- How Low Job Satisfaction Fueled the Great Resignation.
- How Quiet Quitting Became the Antidote to Hustle Culture.
- Middle Managers and the C.Suite are Also Experiencing Burnout and Disengagement.
- Businesses and Leaders can No Longer Afford to ignore the Growing Mental Health Crisis
- Steps Businesses Can Take to Improve Employee Engagement, Productivity, and Retention
- Boost Employee Well-Being and Retention with Structured Support from a Sigrid Virtual Assistant
1. How Low Job Satisfaction Fueled the Great Resignation
According to a recent study from PwC, one in five workers globally plans to quit in 2022. There are many reasons for this heightened employee attrition rate—and chief among them is workers’ desire for greater work-life balance.
After a long period of remote work with no commutes, many workers want to hold on to the flexibility they enjoyed during the lockdowns. Workers are also prioritizing other intangibles, like job fulfillment, the ability to be authentic at work, and collaborating with teams that support their well-being.
A survey released by the Pew Research Center in 2021 cited similarly negative feedback from employees. The majority of workers who’d resigned that year cited low wages (63%), limited opportunities for career advancement (63%), feeling disrespected at work (57%), and childcare issues (48%) as some of the main reasons why they’d resigned from their jobs.
Numerous studies have also shown that it’s the younger generations (i.e. Millennials and Gen Zs) who are most likely to feel dissatisfied at work. Burned out from demanding jobs, rising living costs, and the uncertainty brought about by the pandemic, many are looking for jobs that offer greater flexibility, more generous compensation, and more opportunities for career advancement.
Employees who aren’t happy at their current jobs but aren’t looking to resign immediately are resorting to "quiet quitting" to avoid burnout and safeguard their mental health.
2. How Quiet Quitting Became the Antidote to Hustle Culture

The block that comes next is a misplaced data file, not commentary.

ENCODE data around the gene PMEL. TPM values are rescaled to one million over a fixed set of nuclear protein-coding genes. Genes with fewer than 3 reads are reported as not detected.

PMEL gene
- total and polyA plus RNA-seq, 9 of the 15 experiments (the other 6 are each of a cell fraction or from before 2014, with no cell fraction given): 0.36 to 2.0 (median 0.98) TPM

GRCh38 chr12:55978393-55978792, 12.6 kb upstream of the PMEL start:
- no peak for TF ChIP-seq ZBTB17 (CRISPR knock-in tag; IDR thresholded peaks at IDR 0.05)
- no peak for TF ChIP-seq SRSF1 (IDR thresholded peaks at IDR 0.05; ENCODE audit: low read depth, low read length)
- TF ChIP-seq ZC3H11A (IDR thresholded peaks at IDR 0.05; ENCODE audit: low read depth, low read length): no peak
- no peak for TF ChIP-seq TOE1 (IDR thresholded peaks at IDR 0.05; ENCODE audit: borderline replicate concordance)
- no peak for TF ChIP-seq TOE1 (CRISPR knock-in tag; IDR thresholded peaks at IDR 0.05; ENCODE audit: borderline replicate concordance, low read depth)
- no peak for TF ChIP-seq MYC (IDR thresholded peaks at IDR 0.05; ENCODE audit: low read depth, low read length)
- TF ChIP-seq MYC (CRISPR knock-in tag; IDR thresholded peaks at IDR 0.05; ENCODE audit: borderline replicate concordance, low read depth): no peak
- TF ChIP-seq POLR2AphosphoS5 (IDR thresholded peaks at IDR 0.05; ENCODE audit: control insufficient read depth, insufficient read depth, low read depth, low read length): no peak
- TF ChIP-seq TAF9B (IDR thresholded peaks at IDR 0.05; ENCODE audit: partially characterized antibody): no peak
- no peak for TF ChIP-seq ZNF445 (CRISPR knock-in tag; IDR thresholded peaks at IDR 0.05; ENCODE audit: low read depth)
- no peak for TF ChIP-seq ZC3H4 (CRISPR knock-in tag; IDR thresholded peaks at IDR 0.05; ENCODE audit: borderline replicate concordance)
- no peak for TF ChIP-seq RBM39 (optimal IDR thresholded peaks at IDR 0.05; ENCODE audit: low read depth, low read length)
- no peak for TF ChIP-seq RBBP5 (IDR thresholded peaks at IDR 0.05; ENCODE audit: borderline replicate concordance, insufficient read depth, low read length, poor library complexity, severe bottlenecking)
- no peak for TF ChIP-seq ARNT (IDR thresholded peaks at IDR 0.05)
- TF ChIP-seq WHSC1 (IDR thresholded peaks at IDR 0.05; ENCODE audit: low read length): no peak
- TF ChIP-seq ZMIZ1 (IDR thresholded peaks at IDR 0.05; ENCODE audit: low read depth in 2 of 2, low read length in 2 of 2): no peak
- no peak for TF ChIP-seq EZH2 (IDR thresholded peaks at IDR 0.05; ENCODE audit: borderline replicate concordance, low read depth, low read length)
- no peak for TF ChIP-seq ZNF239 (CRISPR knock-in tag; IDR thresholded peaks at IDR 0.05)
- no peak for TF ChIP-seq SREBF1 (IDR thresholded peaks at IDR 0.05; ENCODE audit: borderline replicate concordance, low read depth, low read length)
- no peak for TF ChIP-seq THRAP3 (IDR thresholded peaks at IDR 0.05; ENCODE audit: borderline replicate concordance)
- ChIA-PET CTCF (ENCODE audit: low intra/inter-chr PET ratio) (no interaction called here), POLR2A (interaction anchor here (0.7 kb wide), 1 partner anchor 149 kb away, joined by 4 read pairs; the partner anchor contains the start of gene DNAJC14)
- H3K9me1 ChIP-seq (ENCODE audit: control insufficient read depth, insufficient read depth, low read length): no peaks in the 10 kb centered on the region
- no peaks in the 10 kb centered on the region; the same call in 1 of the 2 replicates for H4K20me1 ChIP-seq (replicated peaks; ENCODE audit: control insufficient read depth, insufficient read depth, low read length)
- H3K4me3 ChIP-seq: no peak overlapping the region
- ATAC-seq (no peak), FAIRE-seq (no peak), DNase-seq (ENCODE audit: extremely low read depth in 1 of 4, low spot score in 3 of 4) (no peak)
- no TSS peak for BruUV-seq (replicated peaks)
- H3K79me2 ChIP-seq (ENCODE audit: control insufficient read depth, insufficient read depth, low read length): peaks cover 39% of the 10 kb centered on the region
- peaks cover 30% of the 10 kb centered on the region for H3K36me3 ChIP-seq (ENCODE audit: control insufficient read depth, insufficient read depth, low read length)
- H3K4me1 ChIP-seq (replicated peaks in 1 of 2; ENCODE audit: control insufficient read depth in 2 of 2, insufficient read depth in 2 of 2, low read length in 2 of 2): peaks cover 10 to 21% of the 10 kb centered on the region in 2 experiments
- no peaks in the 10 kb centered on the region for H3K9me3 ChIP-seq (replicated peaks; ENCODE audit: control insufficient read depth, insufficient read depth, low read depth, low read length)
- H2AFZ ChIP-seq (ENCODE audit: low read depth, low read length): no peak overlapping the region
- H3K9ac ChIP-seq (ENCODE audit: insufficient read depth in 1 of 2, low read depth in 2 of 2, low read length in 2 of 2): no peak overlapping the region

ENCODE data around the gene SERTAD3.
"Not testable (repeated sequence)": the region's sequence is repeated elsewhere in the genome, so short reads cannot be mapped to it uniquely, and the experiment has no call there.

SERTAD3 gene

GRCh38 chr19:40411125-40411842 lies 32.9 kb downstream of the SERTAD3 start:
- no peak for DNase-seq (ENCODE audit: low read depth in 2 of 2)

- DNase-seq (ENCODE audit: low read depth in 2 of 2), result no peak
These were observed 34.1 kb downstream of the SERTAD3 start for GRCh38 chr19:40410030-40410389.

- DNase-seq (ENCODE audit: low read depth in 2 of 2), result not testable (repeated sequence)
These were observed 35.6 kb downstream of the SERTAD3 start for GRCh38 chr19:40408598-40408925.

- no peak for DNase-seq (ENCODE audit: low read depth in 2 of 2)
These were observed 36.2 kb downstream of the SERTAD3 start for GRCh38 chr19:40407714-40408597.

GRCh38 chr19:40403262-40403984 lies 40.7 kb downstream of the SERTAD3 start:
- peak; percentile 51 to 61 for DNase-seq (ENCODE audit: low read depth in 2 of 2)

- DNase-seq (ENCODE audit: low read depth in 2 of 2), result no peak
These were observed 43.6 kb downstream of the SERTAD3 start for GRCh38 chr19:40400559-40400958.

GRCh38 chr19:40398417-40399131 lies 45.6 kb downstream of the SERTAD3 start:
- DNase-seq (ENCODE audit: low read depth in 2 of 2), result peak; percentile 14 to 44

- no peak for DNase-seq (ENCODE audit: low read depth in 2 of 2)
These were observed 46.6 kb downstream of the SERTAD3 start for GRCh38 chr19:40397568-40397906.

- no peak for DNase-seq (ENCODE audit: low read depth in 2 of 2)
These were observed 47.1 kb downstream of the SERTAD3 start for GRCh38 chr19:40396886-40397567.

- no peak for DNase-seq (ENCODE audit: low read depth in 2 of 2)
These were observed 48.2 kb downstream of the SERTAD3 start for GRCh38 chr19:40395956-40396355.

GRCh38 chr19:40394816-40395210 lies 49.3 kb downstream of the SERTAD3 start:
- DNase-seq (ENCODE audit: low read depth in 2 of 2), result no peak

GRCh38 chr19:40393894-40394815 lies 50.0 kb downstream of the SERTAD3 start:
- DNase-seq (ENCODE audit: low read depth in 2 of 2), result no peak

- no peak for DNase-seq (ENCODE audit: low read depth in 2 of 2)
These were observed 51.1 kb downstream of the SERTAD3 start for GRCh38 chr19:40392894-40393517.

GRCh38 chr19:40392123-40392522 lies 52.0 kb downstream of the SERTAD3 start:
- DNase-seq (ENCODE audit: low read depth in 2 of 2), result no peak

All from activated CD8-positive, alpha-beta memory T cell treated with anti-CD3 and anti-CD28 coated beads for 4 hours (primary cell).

Known by previous generations as “coasting at work” and “slacking off,” quiet quitting is a new buzzword that was popularized on TikTok by a user named Bryan Creely. In his video, Creely explains that workers who’re fed up with toxic work environments and long hours are turning to quiet quitting to avoid getting fired or becoming unemployed.
But what exactly is quiet quitting?
According to Creely, it describes people who hate their jobs and are “kicking it back and taking it easy” without actually quitting. Investopedia describes it more elegantly as “doing the minimum requirements of one’s job and putting in no more time, effort, or enthusiasm than absolutely necessary. As such, it is something of a misnomer, since the worker doesn’t actually leave their position and continues to collect a salary.”
Rather worryingly, quiet quitters make up at least 50% of the US workforce, according to Gallup. Workers who fit this description are disengaged at work and are committed to accomplishing just the bare minimum to get by. This psychological detachment from work has had a negative impact on productivity and the overall growth of businesses and the economy.
Shrinking productivity could also force employers to initiate mass layoffs to survive, as demonstrated by the recent bloodlettings at Meta and Twitter.
In many ways, quiet quitting appears to be a reaction to previous workplace norms like hustle culture. Also known as “burnout culture,” hustle culture is focused on working excessively long hours—often to the detriment of personal relationships and work-life balance—in order to achieve one’s professional goals.
Quiet quitting appears to be an extreme reaction to these toxic work attitudes, exacerbated by the pandemic and employees’ desire to find greater meaning and fulfillment outside of their jobs.
And it isn’t just rank-and-file employees who are feeling actively disengaged from their work: The same Gallup study indicates that managers have also experienced a major drop in workplace engagement since the second half of 2021.
3. Middle Managers and the C-Suite are Also Experiencing Burnout and Disengagement
Of all office workers, middle managers are reporting the highest levels of stress, burnout, and poor work-life balance, according to new research from Future Forum. Forty-three percent of all surveyed middle managers reportedly felt burned out—and their exhaustion is driven by the pressure to deliver results amid declining productivity and economic uncertainty.
Middle managers also have to deal with the frustrations of direct reports who’re being forced to comply with ever-changing remote, hybrid, and return-to-office (RTO) policies. RTO policies tend to be unpopular with workers, and middle managers don’t always feel comfortable enforcing work policies they may not personally endorse.
The most disenchanted of middle managers are choosing to throw in the towel, returning to roles that don’t require them to supervise people. Others are exiting their professions altogether.